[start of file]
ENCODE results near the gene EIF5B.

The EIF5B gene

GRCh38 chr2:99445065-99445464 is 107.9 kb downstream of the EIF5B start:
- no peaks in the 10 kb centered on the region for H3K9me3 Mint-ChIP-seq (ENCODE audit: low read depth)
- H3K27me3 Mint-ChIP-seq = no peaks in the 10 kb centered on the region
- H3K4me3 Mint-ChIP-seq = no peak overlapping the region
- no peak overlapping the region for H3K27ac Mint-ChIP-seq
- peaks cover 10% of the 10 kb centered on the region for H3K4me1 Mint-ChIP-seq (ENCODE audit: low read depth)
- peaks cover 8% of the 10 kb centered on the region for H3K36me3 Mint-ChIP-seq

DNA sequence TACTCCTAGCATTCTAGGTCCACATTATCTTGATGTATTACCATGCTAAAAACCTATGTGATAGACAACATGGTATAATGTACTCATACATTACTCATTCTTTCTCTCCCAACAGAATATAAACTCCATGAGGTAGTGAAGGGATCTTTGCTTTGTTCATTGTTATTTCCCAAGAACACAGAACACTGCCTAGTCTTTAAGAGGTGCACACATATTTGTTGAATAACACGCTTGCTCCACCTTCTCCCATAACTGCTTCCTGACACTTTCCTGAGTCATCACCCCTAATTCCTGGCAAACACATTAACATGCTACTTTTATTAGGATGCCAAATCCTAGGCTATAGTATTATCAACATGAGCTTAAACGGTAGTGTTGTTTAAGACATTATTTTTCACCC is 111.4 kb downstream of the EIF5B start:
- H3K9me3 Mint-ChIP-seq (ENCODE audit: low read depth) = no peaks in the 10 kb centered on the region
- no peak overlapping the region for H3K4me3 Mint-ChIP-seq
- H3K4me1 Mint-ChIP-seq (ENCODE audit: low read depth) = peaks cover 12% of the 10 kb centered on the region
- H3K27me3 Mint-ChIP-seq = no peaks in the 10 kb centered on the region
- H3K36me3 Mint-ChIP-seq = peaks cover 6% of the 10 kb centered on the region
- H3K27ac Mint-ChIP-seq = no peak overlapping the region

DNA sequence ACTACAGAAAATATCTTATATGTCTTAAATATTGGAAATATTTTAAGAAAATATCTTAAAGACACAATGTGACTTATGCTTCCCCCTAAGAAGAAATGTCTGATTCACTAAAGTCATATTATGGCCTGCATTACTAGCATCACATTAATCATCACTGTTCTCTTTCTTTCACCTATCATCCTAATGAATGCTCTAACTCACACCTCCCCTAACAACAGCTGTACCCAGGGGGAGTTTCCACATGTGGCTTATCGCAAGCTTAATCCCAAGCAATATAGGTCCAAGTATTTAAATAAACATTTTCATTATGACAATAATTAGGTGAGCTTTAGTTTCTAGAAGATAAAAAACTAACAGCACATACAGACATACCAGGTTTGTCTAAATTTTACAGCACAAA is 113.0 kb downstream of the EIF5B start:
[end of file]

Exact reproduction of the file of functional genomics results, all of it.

ENCODE results near the gene EIF5B.

The EIF5B gene

GRCh38 chr2:99445065-99445464 is 107.9 kb downstream of the EIF5B start:
- no peaks in the 10 kb centered on the region for H3K9me3 Mint-ChIP-seq (ENCODE audit: low read depth)
- H3K27me3 Mint-ChIP-seq = no peaks in the 10 kb centered on the region
- H3K4me3 Mint-ChIP-seq = no peak overlapping the region
- no peak overlapping the region for H3K27ac Mint-ChIP-seq
- peaks cover 10% of the 10 kb centered on the region for H3K4me1 Mint-ChIP-seq (ENCODE audit: low read depth)
- peaks cover 8% of the 10 kb centered on the region for H3K36me3 Mint-ChIP-seq

DNA sequence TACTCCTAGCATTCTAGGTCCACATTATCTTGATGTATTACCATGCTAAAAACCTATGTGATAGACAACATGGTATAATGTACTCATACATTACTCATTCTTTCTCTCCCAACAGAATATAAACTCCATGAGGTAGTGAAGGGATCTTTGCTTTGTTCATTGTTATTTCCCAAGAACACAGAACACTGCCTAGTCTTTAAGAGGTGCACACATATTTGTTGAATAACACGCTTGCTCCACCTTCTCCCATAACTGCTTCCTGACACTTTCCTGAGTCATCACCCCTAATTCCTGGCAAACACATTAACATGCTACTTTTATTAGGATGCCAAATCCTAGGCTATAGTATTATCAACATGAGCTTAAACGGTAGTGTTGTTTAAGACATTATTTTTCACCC is 111.4 kb downstream of the EIF5B start:
- H3K9me3 Mint-ChIP-seq (ENCODE audit: low read depth) = no peaks in the 10 kb centered on the region
- no peak overlapping the region for H3K4me3 Mint-ChIP-seq
- H3K4me1 Mint-ChIP-seq (ENCODE audit: low read depth) = peaks cover 12% of the 10 kb centered on the region
- H3K27me3 Mint-ChIP-seq = no peaks in the 10 kb centered on the region
- H3K36me3 Mint-ChIP-seq = peaks cover 6% of the 10 kb centered on the region
- H3K27ac Mint-ChIP-seq = no peak overlapping the region

DNA sequence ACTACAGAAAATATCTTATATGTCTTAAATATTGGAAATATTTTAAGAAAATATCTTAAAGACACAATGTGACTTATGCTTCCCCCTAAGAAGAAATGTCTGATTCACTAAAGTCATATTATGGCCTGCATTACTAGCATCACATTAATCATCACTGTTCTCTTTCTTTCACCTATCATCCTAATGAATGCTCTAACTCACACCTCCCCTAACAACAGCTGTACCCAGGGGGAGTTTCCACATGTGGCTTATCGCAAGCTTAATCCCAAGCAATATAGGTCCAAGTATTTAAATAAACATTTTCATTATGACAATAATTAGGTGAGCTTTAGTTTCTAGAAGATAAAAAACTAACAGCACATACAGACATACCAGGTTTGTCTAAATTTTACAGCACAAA is 113.0 kb downstream of the EIF5B start: